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Sampling

Census

-Sample everything

The disadvantages are; not practical and sometimes destructive testing has to be used.

 

Sample

-Usually, samples take data from around 10% of the population of interest

In exam answers you will get marks for using the words in red... "the sample must be representative of the whole population  to avoid being biased".

 

1) Simple random sampling

-The idea behind this method is that each member of the population has an equal chance of being questioned.

 

2) Stratified sampling

-The population is subdivided into categories and the sample has the same PROPORTION of each category as the population.

For example; in a school with 200 girls and 100 boys a 10% sample would include 20 girls and 10 boys.

Once you know how many of each category are included, use simple random sampling to choose which girls and boys are asked.

The advantage of this is that it is more representative of the population than a simple random sample

 

3) Systematic sampling

A systematic sample questions people/tests products etc. AT REGULAR INTERVALS.

For example; for a 10% systematic sample (i.e. questions every tenth person)...

Generate a random number between 1 and 10 and then go up in tens.

For a 20% sample  (i.e. question every fifth person)...

Generate a random number between 1 and 5 and then go up in fives.

The advantage of this is that it is quick

The disadvantage is that subdivisions can seriously affect results e.g. you could get the third-best pupil in every class

 

4) Cluster sampling

A group is chosen at random from the populations and a simple random sample is conducted within that group. For example if I want to find out about patients in the UK I might choose just one hospital and just sample patients from that hospital.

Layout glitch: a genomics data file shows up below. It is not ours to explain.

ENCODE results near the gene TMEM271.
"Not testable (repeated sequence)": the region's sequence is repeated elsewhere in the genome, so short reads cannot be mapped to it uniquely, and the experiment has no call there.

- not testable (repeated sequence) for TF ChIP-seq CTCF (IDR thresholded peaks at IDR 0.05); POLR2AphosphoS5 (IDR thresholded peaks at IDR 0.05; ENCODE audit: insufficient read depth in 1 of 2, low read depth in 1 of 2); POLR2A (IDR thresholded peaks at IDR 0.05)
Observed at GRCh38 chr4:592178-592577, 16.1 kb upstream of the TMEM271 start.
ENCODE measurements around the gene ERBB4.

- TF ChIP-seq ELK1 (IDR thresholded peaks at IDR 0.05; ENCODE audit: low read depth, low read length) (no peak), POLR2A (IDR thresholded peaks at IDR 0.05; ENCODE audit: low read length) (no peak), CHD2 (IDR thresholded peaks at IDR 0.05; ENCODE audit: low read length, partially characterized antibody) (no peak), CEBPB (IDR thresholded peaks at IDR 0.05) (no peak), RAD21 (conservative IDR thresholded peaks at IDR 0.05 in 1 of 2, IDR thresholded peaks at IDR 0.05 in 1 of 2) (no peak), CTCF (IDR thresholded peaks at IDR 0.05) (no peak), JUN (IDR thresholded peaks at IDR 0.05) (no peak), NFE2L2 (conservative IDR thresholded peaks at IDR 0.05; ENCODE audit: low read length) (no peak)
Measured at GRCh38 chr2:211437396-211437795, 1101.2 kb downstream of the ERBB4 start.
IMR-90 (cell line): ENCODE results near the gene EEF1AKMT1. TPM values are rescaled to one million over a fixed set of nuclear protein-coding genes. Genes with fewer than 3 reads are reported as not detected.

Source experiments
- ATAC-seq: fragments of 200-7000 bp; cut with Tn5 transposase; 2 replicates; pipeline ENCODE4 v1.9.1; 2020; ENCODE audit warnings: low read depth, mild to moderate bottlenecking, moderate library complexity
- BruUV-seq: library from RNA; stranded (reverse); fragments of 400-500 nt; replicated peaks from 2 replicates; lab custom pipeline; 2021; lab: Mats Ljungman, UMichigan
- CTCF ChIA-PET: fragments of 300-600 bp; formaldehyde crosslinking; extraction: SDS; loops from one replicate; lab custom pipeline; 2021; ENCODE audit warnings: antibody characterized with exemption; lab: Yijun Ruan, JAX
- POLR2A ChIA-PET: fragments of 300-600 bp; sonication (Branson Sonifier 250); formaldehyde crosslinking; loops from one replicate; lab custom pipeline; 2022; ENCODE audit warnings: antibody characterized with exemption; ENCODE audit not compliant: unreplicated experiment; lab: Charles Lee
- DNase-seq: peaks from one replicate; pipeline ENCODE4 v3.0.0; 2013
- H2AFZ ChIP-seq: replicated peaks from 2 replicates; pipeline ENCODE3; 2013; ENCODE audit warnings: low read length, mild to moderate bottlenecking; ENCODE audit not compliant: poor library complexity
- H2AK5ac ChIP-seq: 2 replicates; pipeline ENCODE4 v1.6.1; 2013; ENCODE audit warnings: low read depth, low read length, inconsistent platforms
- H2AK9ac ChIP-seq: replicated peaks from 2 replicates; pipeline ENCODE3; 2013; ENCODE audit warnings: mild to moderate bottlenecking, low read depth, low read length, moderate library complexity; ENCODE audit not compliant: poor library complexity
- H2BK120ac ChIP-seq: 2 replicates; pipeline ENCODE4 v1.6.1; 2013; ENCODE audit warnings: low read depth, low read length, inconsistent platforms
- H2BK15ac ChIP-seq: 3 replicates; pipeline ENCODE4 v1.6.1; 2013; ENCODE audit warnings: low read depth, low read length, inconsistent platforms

The advantage of this is that it is quick & convenient

The disadvantage is that one group in a particular location may not be representative of the whole population. For example if I chose my hospital in London, their diseases might not be the same as in Scotland.

 

5) Quota sampling (also called convenience sampling)

This is exactly the same as cluster sampling except for once the group is chosen, no precautions are carried out to ensure that people are chosen totally randomly from the within group. For example, people would be stopped on the hospital corridors instead of random numbers to select particular patients being generated by a computer. This obviously has problems, for example, very ill people who do not leave their beds will not be asked.

The disadvantage is that one group in a particular location may not be representative of the whole population (as with cluster) AND that there is is no RANDOM selection from the cluster. EACH MEMBER OF THE GROUP DOES NOT HAVE AN EQUAL CHANCE OF BEING CHOSEN.

The advantage of this is that it is very quick & convenient.

 

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